Here’s last week on streets.mn:
Minneapolis 2040, the conversation continues
Christa Moseng continues her Arguments Against Minneapolis’s Draft Comprehensive Plan, Addressed (Part II) Part I addressed density arguments, this week the goal is to refute arguments that the Comp Plan guidance to build more densely won’t address housing affordability as well as concerns about aesthetics and change. The post observes that building more multifamily housing is but one pice of the puzzle, “it’s unlikely any single policy change is sufficient to address the flaws in the market-based housing status quo. Housing accessibility and fairness, like many of our economic problems, need to be addressed holistically.”
The 2040 Comprehensive Plan: Completing Minneapolis’ Neighborhoods by Jonathan Foster links multifamily housing to allowing small businesses to thrive for a complete neighborhood where people can live and walk to shop, eat, and more: “Because there are relatively few complete neighborhoods in Minneapolis, they are in demand with ever increasing housing prices. In a city where wealth and race are so closely linked, it is worth questioning whether a neighborhood can really be complete when its population doesn’t reflect the city as a whole. By allowing more commercial space, and more people to live near that commercial space, we’ll likely have more neighborhoods that work like Linden Hills, except that actually reflect the diversity of our city.”
Are Cities Really Growing Faster Than Suburbs? asks Daniel Hartig; the answer is, “Yes, cities have been growing faster than suburbs over the past 6 years; but only the densest parts of the densest cities.” The zip code based statistical analysis in the post gives the why behind the answer.
Density Does Not Have to Equal More Driving (and Less Parking) is a very different look at density by Amy Gage. Rather than presuming more density entails less parking, this post considers ways Saint Paul could lessen demand for parking by getting people to walk, bike, or take transit saying, “not everyone has to drive every day, certainly not those of us who are able bodied and who reasonably can walk, bike or bus to work. Rarely do we analyze or acknowledge the sure way to disrupt the density/driving equation — by putting fewer cars on the road.”
Finishing the story, Nicole Salica tells My First Bikepacking Trip! Part 3 of 3 and the long bike ride back from Lake Maria to Minneapolis with varying road/trail conditions and a lack of public water fountains on a very hot weekend.
Two posts continue the conversation about the Summit Avenue bike lanes. Dan Marshall looks back in Restoring Summit Avenue’s Historic Bike Lanes to tell the story of the protected bike lanes that existed pre-automobile. Given Summit’s status (and limitations) as an Historic Preservation District, Dan notes restoring bike lanes is historic preservation, “we should keep in mind the avenue’s rich bicycling history and acknowledge that, from the perspective of historic preservation, the question should not be about whether to accommodate the safety needs of cyclists, but how to restrain or eliminate the safety threat of that rough and rowdy modern interloper, the automobile.”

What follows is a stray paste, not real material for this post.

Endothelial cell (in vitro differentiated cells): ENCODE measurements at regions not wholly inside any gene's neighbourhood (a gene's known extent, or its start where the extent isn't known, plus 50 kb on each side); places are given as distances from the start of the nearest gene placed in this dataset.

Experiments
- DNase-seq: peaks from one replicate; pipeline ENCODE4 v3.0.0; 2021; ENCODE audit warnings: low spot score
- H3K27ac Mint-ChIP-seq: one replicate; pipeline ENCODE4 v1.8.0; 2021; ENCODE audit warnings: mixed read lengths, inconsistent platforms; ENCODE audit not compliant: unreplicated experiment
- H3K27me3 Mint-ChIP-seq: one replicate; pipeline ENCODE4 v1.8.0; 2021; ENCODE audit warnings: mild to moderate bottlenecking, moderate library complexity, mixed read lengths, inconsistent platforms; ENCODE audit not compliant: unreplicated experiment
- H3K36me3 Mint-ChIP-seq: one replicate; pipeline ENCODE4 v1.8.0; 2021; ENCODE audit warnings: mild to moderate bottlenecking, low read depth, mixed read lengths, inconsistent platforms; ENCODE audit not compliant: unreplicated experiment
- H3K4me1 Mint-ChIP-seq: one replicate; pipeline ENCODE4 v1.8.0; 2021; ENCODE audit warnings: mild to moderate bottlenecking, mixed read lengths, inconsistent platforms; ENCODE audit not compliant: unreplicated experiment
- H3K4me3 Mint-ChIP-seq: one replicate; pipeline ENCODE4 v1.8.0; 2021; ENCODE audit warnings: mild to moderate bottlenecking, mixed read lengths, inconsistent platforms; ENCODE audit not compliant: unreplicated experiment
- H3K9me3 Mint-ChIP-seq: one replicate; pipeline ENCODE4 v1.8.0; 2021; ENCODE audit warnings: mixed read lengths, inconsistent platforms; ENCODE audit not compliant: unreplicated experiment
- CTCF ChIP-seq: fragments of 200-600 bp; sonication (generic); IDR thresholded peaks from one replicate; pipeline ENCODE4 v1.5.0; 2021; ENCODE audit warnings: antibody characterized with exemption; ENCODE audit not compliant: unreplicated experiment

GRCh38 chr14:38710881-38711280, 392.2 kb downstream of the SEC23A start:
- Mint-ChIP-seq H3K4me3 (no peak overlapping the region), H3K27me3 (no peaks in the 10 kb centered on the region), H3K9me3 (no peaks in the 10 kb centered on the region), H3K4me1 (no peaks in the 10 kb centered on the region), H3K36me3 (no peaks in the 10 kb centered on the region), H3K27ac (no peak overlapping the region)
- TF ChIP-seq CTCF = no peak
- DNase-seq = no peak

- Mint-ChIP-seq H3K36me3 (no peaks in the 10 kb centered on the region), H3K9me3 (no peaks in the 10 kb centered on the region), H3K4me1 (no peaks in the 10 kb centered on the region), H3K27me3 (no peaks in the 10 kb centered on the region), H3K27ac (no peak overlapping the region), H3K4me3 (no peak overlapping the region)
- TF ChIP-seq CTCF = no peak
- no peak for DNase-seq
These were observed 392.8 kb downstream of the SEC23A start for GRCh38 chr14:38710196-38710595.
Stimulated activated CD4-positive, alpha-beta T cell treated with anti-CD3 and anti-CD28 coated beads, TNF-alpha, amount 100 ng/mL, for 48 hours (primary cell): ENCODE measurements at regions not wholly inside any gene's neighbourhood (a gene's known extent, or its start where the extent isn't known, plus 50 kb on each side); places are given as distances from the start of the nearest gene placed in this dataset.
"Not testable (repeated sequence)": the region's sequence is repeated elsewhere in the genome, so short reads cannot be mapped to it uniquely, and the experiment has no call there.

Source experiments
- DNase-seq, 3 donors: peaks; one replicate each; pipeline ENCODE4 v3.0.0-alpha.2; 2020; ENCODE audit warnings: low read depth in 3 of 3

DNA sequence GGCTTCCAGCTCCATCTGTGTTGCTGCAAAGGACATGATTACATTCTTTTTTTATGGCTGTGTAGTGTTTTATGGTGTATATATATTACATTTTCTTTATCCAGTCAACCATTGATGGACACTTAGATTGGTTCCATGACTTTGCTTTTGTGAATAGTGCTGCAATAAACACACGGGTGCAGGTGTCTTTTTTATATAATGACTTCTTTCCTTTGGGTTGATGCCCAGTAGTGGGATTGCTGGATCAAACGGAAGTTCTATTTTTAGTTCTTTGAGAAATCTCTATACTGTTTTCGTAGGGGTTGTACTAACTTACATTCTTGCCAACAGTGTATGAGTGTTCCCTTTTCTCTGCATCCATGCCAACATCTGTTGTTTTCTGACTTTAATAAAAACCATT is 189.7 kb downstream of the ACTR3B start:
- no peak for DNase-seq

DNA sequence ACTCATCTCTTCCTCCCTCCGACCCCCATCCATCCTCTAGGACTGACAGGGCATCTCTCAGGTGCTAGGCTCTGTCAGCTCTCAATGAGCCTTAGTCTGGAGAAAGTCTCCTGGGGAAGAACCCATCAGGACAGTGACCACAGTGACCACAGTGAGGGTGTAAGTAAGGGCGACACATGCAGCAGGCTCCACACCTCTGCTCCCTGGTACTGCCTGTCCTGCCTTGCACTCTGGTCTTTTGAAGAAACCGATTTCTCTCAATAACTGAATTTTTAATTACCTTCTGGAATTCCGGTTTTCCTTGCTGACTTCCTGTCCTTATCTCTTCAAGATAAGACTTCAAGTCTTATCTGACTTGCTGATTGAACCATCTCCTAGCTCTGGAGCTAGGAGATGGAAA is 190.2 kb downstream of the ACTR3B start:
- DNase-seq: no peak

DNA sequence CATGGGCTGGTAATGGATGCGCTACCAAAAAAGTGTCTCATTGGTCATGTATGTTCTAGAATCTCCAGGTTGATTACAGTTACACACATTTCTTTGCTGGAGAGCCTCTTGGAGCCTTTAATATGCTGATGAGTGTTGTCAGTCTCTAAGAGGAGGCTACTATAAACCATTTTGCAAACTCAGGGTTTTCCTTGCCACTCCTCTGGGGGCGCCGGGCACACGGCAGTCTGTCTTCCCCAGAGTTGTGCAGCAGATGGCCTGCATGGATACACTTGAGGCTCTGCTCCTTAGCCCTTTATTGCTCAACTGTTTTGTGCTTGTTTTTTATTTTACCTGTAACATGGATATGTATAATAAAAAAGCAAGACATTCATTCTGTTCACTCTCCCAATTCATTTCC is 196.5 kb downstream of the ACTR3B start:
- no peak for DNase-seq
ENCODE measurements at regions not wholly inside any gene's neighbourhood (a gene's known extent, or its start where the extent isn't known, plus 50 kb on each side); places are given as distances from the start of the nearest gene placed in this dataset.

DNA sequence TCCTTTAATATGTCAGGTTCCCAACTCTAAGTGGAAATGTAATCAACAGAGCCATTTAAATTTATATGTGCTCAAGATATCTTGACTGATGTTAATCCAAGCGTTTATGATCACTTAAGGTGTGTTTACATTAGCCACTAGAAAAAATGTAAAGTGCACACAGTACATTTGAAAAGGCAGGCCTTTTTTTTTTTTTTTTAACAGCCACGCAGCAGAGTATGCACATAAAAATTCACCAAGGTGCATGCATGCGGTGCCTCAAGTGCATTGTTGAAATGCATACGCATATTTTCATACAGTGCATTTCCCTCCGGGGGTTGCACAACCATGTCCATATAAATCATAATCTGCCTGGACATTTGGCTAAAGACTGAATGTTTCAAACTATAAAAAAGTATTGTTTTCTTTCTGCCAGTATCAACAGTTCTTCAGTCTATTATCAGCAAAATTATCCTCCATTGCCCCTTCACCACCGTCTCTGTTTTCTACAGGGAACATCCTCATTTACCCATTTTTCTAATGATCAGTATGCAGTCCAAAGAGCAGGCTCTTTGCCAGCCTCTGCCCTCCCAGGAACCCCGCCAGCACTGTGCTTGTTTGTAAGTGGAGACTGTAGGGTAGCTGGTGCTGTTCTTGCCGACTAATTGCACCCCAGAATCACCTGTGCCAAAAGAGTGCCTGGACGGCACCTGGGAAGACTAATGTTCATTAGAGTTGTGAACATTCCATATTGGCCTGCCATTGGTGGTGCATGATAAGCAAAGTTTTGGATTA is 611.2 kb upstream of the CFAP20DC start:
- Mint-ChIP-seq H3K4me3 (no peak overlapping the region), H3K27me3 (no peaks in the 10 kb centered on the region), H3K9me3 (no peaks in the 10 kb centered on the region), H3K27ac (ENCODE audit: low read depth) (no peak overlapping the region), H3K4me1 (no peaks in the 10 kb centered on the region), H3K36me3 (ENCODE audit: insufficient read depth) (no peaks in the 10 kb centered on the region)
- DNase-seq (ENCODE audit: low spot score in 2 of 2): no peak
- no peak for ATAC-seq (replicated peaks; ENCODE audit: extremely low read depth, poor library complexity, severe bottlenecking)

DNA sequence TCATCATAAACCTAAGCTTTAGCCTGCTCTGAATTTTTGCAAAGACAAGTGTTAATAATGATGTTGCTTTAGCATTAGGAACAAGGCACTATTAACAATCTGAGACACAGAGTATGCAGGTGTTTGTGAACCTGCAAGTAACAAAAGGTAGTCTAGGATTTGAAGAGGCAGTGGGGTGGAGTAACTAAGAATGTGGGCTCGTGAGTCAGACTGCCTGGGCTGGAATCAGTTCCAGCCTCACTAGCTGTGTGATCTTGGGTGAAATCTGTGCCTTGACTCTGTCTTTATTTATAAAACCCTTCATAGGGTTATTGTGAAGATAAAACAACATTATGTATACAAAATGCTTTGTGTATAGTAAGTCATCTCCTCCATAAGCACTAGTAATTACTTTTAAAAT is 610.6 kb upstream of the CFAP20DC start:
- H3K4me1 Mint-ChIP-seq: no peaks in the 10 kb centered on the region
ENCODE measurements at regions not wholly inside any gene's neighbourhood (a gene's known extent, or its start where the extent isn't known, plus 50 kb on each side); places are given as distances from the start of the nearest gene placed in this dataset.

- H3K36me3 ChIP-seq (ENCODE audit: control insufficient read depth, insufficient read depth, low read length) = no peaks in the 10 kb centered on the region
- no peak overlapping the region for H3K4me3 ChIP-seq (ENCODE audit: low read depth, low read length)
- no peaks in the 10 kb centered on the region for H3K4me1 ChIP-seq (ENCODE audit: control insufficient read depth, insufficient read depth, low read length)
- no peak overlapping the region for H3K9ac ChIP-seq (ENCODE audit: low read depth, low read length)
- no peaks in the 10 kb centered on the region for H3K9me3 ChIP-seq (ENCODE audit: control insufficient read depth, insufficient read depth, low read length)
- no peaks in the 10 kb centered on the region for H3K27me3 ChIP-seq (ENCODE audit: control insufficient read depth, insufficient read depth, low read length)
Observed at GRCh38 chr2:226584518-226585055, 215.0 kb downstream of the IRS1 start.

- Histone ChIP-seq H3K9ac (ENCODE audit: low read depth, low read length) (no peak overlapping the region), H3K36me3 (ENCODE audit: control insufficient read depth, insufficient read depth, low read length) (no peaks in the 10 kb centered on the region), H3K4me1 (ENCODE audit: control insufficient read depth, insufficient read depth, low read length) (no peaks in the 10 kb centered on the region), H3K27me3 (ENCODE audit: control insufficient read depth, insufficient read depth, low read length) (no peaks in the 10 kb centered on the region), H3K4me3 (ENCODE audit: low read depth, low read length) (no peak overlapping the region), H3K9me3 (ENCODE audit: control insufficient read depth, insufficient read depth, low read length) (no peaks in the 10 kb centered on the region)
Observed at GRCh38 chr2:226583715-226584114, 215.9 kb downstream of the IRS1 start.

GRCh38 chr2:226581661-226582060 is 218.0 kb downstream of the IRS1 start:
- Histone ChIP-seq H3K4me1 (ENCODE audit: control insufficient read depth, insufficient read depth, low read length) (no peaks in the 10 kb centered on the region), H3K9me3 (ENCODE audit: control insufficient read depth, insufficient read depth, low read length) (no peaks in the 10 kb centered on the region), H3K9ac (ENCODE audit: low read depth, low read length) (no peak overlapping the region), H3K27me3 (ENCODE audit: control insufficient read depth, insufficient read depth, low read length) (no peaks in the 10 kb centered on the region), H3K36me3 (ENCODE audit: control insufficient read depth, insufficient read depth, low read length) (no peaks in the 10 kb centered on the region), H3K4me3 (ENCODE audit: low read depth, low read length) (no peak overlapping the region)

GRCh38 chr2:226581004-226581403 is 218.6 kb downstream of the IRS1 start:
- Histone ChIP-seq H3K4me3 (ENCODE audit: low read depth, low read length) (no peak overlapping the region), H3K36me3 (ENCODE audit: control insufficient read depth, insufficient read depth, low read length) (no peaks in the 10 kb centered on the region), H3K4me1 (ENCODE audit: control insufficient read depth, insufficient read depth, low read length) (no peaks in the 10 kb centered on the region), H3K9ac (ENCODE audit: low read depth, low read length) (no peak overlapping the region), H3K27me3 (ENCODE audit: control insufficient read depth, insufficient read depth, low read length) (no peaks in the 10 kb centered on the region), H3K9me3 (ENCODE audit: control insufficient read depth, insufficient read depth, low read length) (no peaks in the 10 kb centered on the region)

More in line with previous posts about the current situation, Updating the Summit Avenue Bikeway, Andy Singer recaps the recent meeting at Macalester Colllege sponsored by Sustain Ward 3 about the making Summit safer, reviews possible options, and concludes, “Saint Paul has a lot of bicycle needs. The biggest in my book is the doughnut hole of bicycle access in and around downtown. I would hate to see the city spend huge amounts of money and staff time on Summit Avenue only to come up with something that fails to improve conditions or makes them worse. So lets do the obvious things and test a section of parking-protected bikeway.”
And Saint Paul
Bill Lindeke provides Three Reasons I Support Saint Paul’s Plans for a Smaller Pedro Park and summarizes the controversies about shrinking it. Although the lack of transparency in the change of plans was unfortunate, the new plan is a good one, “The current Pedro / Ackerberg proposal would not solve these problems overnight, but I think it would be a step in the right direction. Instead of tearing down an historic building to create another expensive and probably-often-empty downtown park, this proposal would preserve an irreplaceable funky building, create quality office space and (presumably) fill it with workers, and maintain a public space at little expense to the city budget.”
Look, link, and walk
Charts: Two charts look back in time with 1929 Signal Schedule and Traffic Flow Diagram which, in addition to the traffic flow diagram from San Francisco, also includes recommendations for prioritizing pedestrians via signals. Offered more ironically, Driving Distance versus Atomic Bomb Location also includes some consideration of whether the “National Interstate and Defense Highways Act” might provide the impetus for shifting funds from the military budget to roads.
Map: Map Monday: 11′ Ribbon Map of Minnesota (and the rest of the Mississippi River) is a cool map format (if you like ribbon maps, check out this) which depicts the river, north to south, on one long strip.
Links: More National Links: Learning from Los Angeles on Water from The Overhead Wire.